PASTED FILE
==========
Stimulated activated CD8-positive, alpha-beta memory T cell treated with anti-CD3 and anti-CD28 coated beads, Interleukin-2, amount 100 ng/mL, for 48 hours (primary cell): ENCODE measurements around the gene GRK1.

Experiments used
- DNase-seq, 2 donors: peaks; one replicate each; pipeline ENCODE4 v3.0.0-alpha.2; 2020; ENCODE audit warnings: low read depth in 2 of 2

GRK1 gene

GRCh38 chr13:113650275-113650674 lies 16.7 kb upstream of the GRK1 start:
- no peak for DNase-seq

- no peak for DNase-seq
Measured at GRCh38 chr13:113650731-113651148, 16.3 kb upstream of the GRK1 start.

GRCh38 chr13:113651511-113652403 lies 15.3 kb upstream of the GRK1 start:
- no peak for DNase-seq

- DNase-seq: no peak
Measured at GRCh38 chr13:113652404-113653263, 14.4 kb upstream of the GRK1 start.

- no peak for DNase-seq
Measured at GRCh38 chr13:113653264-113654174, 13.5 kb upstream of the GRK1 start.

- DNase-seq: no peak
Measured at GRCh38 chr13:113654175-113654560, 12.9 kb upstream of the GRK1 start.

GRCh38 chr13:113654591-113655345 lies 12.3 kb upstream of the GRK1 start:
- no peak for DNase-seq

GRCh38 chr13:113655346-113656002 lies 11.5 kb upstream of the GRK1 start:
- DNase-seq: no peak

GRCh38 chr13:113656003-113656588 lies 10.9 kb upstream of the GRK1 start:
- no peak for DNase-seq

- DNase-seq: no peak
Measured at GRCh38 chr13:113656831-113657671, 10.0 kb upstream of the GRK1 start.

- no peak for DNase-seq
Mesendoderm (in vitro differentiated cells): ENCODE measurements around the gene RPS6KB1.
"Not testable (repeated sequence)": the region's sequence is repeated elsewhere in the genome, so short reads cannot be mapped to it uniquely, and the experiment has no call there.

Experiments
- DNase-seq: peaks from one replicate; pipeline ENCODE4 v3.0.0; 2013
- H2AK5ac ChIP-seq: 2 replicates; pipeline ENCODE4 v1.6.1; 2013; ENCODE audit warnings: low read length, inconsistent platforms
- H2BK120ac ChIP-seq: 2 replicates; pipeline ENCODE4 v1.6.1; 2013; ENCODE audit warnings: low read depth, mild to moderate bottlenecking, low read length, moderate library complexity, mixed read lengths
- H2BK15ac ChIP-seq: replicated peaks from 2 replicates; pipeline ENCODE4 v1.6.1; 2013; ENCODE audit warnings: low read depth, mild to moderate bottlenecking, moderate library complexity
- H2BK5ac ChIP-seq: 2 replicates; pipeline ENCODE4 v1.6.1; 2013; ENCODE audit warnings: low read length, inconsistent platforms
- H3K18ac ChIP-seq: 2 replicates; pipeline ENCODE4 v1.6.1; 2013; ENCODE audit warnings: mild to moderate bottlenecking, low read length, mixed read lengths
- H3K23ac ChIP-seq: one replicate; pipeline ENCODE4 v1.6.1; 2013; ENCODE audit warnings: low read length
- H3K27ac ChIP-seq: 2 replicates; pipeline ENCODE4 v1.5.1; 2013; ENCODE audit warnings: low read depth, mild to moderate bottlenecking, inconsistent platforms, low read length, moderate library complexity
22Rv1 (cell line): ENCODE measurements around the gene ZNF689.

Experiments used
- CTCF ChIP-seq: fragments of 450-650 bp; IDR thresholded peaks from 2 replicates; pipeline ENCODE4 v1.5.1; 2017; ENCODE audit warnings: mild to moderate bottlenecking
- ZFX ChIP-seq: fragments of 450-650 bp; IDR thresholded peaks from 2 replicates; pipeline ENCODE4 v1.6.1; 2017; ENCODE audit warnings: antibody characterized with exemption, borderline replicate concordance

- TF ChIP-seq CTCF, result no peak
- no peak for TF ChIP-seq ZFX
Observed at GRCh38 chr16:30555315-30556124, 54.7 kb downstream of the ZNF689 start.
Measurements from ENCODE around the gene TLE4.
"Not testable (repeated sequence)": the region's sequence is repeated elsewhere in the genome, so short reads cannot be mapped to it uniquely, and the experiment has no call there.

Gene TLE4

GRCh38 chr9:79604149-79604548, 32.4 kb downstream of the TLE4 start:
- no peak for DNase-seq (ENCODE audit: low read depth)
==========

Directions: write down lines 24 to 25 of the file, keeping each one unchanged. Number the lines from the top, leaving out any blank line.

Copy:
Measured at GRCh38 chr13:113656831-113657671, 10.0 kb upstream of the GRK1 start.

- no peak for DNase-seq